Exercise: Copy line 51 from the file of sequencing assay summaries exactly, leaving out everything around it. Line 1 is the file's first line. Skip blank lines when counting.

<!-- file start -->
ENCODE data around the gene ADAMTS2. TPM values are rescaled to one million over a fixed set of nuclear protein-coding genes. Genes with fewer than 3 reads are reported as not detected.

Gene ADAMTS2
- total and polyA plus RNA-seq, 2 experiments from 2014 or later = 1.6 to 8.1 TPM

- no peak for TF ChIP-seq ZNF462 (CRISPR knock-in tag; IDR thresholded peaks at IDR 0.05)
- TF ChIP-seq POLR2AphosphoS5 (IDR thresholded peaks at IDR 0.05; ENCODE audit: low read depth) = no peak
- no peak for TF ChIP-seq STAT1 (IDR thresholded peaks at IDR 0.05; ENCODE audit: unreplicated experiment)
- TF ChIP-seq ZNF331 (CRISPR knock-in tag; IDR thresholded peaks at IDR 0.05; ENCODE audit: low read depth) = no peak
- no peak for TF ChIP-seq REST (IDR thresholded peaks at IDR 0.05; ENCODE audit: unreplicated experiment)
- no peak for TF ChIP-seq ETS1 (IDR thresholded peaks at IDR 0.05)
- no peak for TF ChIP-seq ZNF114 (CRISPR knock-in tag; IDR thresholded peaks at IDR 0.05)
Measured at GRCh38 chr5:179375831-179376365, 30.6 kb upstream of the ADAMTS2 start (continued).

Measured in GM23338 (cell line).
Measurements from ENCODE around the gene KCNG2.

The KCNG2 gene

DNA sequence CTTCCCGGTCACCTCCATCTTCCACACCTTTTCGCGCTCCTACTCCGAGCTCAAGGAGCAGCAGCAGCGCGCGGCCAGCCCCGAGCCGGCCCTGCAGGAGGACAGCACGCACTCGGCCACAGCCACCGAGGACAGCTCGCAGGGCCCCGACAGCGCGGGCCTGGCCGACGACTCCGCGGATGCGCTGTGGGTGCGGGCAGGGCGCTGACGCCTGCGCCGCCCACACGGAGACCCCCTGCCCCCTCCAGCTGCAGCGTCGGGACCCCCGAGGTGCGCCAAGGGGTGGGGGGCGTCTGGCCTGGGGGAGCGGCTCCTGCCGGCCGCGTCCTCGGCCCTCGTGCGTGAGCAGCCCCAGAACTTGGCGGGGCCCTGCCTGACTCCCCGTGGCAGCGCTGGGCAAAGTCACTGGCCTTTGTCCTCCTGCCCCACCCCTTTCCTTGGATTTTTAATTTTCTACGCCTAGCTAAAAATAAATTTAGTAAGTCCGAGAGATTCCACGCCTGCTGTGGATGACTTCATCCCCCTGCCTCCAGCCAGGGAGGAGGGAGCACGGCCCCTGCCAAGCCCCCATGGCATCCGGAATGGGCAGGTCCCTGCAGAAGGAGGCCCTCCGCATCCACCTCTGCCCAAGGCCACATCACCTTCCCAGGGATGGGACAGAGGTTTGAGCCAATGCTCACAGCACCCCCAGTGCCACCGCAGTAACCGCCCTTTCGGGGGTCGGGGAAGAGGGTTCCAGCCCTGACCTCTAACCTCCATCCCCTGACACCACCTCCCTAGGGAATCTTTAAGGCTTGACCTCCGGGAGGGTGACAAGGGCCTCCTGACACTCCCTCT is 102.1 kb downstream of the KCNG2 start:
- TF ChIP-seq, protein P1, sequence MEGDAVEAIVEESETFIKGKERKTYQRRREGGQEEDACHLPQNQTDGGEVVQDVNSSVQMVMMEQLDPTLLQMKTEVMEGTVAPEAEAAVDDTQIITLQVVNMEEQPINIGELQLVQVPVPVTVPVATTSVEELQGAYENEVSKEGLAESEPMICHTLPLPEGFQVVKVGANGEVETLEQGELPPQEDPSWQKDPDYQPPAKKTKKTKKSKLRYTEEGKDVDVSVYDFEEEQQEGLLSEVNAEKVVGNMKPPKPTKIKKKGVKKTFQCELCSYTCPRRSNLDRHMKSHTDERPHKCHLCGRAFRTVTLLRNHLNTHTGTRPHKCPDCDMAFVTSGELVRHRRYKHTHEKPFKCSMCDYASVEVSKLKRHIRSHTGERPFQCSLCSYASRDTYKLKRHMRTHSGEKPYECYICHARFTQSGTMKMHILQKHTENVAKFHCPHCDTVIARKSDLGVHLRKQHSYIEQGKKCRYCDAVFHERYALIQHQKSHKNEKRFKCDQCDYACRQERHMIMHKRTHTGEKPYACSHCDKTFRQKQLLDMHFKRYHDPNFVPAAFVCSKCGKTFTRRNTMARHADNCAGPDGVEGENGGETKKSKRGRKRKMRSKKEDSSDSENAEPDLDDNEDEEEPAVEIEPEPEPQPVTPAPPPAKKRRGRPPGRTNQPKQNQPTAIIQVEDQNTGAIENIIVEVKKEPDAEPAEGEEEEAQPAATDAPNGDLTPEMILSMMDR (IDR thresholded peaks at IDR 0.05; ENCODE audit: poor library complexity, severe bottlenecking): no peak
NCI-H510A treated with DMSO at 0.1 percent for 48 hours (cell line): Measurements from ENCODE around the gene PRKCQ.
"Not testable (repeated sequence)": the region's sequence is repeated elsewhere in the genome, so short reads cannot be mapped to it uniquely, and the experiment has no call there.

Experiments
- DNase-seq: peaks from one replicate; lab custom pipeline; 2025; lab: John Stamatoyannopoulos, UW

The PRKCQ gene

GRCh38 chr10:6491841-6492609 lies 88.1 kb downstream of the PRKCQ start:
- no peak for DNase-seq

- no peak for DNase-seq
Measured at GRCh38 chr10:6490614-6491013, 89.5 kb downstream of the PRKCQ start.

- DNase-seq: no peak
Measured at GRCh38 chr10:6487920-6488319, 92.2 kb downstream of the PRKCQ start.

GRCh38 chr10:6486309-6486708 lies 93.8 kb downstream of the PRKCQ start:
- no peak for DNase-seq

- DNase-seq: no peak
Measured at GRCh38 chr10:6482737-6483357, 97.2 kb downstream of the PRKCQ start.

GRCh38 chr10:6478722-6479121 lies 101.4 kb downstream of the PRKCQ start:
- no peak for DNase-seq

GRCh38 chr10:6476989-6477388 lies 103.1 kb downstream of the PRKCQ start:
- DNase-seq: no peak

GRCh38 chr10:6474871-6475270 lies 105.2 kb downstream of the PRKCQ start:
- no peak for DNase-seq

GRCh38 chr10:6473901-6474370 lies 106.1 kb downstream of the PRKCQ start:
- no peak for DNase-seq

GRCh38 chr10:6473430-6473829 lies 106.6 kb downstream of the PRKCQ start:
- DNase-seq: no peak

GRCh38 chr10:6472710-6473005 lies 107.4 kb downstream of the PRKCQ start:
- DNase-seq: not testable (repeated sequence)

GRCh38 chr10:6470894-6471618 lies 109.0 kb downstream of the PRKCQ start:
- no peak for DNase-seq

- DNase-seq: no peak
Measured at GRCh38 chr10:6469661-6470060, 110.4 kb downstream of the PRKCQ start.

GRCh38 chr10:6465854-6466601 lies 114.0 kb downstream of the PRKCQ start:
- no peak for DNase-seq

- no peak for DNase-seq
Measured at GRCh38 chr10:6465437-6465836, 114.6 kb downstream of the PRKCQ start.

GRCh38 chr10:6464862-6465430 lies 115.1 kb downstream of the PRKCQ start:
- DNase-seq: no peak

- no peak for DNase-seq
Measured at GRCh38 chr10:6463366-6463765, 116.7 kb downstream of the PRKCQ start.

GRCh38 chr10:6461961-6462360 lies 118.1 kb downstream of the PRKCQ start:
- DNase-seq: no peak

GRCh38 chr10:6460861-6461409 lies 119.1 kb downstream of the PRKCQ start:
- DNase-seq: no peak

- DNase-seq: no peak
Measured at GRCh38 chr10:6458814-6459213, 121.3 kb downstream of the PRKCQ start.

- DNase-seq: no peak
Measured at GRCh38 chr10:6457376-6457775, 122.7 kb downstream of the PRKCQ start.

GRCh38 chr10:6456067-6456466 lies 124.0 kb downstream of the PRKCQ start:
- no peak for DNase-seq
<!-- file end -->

Measured at GRCh38 chr10:6465437-6465836, 114.6 kb downstream of the PRKCQ start.